Lockheed Martin Solar Ultraviolet Imager Installed On GOES-R Weather Satellite

Lockheed Martin Solar Ultraviolet Imager Installed On GOES-R Weather Satellite

New Sensor Will Analyze and Predict Severe Space Weather

PR Newswire

PALO ALTO, Calif., April 17, 2014

PALO ALTO, Calif., April 17, 2014 /PRNewswire/ -- Lockheed Martin [NYSE:LMT]
has delivered a new solar analysis payload that will help scientists measure
and forecast space weather, which can damage satellites, electrical grids and
communications systems on Earth. The Solar Ultraviolet Imager (SUVI)
instrument was integrated with the first flight vehicle of the National
Oceanic and Atmospheric Administration's (NOAA) next-generation Geostationary
Operational Environmental Satellite, known as GOES-R.

The GOES-R Series spacecraft are designed and built by Lockheed Martin in
Denver, Colo.

[Download a high-resolution of the installation here:

"It is enormously satisfying to see the first GOES-R satellite and its
instruments coming together, and it is great to see SUVI in flight
configuration on the satellite's Sun-Pointing Platform," said Jeff Vanden
Beukel, Lockheed Martin SUVI program director at the Advanced Technology
Center in Palo Alto, where the instrument was built. "We look forward to
continuing our collaboration with NASA and NOAA to produce state-of-the-art
scientific instruments that increase safety and improve quality of life.

SUVI will provide the required solar observational capabilities that enable
NOAA's Space Weather Prediction Center in Boulder, Colo., to monitor solar
activity and to issue accurate, real-time alerts when space weather could
affect the performance and reliability of technological systems in space or on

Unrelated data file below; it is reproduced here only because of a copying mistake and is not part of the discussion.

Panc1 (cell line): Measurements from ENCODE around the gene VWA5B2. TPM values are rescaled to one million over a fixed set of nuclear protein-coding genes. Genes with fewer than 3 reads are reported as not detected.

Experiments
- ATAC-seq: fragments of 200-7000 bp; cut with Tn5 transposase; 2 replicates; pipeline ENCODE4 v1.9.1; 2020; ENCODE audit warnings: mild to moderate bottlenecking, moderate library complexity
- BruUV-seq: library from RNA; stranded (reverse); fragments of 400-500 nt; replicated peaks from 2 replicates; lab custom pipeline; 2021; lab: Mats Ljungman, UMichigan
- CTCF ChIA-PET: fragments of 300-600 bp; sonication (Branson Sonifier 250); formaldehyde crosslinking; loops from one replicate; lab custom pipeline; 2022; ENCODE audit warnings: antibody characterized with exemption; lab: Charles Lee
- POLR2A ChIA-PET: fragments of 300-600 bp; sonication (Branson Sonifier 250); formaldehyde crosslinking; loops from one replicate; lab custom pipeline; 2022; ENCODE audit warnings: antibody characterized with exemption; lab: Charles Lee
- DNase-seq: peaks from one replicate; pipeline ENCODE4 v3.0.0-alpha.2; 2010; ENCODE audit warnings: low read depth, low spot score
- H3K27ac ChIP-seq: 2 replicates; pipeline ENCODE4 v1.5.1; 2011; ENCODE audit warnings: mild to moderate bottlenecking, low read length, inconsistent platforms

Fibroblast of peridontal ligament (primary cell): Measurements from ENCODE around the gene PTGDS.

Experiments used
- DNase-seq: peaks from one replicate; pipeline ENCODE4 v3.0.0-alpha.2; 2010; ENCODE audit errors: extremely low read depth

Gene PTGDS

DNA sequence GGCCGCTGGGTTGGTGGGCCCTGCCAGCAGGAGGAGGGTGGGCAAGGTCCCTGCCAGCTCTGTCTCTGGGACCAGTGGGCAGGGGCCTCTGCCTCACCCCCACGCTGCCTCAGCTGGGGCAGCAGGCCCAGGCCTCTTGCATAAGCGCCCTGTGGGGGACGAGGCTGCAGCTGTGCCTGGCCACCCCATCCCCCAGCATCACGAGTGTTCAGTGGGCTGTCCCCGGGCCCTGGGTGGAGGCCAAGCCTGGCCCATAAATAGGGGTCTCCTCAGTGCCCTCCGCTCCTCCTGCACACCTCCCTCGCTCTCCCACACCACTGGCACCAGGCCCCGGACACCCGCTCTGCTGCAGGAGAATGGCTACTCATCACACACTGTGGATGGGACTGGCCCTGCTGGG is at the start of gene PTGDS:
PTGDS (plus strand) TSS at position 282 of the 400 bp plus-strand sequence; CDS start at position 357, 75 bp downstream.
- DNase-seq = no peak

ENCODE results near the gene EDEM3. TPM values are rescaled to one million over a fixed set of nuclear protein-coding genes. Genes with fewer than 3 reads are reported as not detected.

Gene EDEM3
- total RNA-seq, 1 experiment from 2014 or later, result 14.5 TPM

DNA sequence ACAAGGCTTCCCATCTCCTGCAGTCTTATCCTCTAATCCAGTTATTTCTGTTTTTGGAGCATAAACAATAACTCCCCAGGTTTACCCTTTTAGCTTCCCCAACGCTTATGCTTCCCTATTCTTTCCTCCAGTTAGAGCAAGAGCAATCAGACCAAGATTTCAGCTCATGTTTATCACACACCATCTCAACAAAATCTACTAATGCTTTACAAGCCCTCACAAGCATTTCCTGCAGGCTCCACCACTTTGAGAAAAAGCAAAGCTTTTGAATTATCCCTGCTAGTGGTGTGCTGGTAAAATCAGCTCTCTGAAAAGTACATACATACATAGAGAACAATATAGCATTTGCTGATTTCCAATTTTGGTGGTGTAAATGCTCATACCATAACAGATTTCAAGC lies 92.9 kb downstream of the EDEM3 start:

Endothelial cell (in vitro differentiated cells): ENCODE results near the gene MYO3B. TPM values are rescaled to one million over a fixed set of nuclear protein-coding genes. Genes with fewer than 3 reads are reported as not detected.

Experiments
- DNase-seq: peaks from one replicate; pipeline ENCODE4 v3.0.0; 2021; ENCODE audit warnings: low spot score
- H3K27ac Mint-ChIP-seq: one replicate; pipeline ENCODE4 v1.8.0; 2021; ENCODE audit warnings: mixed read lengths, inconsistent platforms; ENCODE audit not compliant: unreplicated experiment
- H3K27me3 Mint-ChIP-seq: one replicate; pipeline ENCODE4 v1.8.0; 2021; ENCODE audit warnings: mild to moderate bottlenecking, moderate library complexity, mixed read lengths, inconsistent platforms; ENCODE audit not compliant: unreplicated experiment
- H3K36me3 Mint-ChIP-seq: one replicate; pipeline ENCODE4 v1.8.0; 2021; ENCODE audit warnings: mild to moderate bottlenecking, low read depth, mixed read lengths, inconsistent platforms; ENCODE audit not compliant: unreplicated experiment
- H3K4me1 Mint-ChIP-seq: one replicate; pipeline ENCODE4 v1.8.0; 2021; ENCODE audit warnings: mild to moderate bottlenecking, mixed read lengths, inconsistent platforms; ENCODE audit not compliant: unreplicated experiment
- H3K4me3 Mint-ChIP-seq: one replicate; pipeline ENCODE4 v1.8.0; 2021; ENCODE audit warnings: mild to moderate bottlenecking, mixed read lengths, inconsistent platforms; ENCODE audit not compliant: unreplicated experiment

the ground through the enhanced detection of coronal holes, solar flares and
coronal mass ejections, as well as improved geomagnetic storm and power
blackout forecasts.

Space weather can disrupt satellite operations, communications, navigation,
and the distribution of electricity through power grids. Timely forecasts of
severe space weather events would help satellite operators and electrical grid
technicians mitigate potential damage to such systems.

Lockheed Martin is under contract to build the first four next-generation GOES
satellites (R, S, T, and U). Four of the six instruments for the GOES-R
satellite have been delivered to the Denver facility and are being integrated
with the spacecraft. Once the instrument complement is completely integrated,
a full suite of environmental tests will be conducted. Launch of the GOES-R
satellite is scheduled for the first quarter of 2016.

Operational since 1975, the GOES program is operated by NOAA's National
Environmental Satellite, Data, and Information Service and is a critical part
of the U.S. satellite constellation for environmental observations. The GOES
satellites are a key element in NOAA's National Weather Service operations,
providing a continuous stream of environmental information (weather imagery
and sounding data) used to support weather forecasting, severe-storm tracking
and meteorological research. Along with weather forecasting, the GOES program
also provides data to support space weather forecasting, public safety and
scientific research to better understand land, atmosphere, ocean and climate
interactions. NOAA manages the GOES-R Program through an integrated NOAA-NASA
office, staffed with personnel from both agencies and located at NASA's
Goddard Space Flight Center in Greenbelt, Md.

Headquartered in Bethesda, Md., Lockheed Martin is a global security and
aerospace company that employs approximately 115,000 people worldwide and is
principally engaged in the research, design, development, manufacture,
integration and sustainment of advanced technology systems, products and
services. The Corporation's net sales for 2013 were $45.4 billion.

Media Contact:

Mark Lewis
408-742-3516 (office)
408-203-8093 (mobile)

SOURCE Lockheed Martin

Website: http://www.lockheedmartin.com
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